Mrs. Sybil Joyce Hylton, MBE (1913 to 2006):
Remembered for "An outstanding commitment to youth", as the daughter of Edward and Jane Russell and wife of Wilfred Augustus "Conrad" Hylton, Sybil Joyce became Cayman's first probation and welfare officer As well as an extraordinary lifelong advocate for disadvantaged young people.
Mrs. Hylton became the Islands' sole probation officer in 1963, going on to serve as the first head of the country's Probation and Welfare Department until 1982. That was a role for which she was particularly well-suited and she revolutionised her department's work. Her background and training included years of volunteering with the Jamaican authorities, with whom she maintained a close relationship throughout her tenure.
By the time of her appointment, she was already lobbying government to rectify a number of inequities that confronted the Islands' youth. Her zest for championing issues such as the need for a separate court for juveniles continued into her retirement, as did her lengthy service on the Adoption Board.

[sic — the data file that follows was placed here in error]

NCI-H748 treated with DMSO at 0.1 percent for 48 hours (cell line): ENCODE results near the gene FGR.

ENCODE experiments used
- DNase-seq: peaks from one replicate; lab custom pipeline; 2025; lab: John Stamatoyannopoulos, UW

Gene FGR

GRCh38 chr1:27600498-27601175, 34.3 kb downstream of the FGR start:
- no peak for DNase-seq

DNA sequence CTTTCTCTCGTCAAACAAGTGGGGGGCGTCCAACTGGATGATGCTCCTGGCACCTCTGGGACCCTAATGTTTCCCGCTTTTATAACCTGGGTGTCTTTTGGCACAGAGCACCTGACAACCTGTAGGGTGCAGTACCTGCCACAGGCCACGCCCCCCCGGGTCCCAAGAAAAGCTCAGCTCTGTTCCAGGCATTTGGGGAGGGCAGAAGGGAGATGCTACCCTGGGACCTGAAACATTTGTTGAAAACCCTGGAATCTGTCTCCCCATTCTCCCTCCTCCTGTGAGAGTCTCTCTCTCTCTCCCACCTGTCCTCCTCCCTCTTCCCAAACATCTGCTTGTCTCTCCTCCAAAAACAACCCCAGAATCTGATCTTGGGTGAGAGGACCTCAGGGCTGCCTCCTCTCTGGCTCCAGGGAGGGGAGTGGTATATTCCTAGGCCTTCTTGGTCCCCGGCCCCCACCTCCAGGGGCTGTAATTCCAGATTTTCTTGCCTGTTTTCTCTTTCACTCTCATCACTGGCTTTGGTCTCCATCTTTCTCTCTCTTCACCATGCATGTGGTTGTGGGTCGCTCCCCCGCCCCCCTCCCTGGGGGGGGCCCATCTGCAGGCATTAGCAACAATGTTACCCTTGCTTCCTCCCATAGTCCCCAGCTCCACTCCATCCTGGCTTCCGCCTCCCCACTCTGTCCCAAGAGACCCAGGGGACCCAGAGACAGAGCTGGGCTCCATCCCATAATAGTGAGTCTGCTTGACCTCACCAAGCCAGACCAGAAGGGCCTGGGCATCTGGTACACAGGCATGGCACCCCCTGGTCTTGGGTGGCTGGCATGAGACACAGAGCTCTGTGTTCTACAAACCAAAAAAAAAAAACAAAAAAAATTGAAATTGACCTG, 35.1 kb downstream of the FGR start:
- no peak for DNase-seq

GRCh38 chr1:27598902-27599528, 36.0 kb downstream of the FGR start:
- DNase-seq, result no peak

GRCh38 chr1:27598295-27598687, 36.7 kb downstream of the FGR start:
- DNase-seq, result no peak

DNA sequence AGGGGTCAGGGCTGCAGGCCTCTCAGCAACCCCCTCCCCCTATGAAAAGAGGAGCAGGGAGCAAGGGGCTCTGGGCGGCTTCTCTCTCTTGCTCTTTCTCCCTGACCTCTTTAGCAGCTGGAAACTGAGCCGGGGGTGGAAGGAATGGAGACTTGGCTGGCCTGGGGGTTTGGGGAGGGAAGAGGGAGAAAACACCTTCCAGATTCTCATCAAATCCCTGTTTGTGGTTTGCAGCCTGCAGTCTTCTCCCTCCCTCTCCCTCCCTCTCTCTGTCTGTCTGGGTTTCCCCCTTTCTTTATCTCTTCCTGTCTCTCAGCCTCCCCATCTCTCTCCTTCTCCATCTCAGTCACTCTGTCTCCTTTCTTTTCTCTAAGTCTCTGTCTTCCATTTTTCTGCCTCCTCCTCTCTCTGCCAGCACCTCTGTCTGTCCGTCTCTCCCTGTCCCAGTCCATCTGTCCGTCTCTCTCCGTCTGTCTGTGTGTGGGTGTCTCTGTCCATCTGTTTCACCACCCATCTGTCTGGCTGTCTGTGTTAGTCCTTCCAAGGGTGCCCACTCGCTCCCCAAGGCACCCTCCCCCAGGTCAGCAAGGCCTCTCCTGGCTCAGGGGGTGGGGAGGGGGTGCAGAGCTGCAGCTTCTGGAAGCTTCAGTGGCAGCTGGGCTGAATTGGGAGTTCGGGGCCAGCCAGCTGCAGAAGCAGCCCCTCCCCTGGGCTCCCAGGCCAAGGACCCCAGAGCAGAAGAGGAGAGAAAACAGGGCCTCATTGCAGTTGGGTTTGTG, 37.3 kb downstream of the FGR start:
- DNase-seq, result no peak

And Ms. Hylton's exemplary commitment to young people extended to her private life; among other projects, she helped to develop the scouting movement in the Cayman Islands. Presenting her with a special award in 1972, the Nor'wester Magazine recognised her numerous contributions to young people.
She received the Cayman Islands Certificate and Badge of Honour in 1968 and was named a Member of the Order of the British Empire (MBE) ten years later.
Mr. Ormond L. Panton, OBE (1920 to 1992):
"A very special son of Cayman...", Mr. Ormond L. Panton, OBE was one of the most prominent political figures in Cayman's history. Mr. Ormond L. Panton founded Cayman's first political party and was the first politician to win an election as party leader.
As a member of the National Democratic Party, he was heavily involved in politics and was the youngest delegate to attend the West Indies Federation discussions.
His professional skills combined with a relish for helping others and assured his success in many local trials. Mr. Ormond was regarded as an outspoken attorney, one who also achieved many firsts for his country.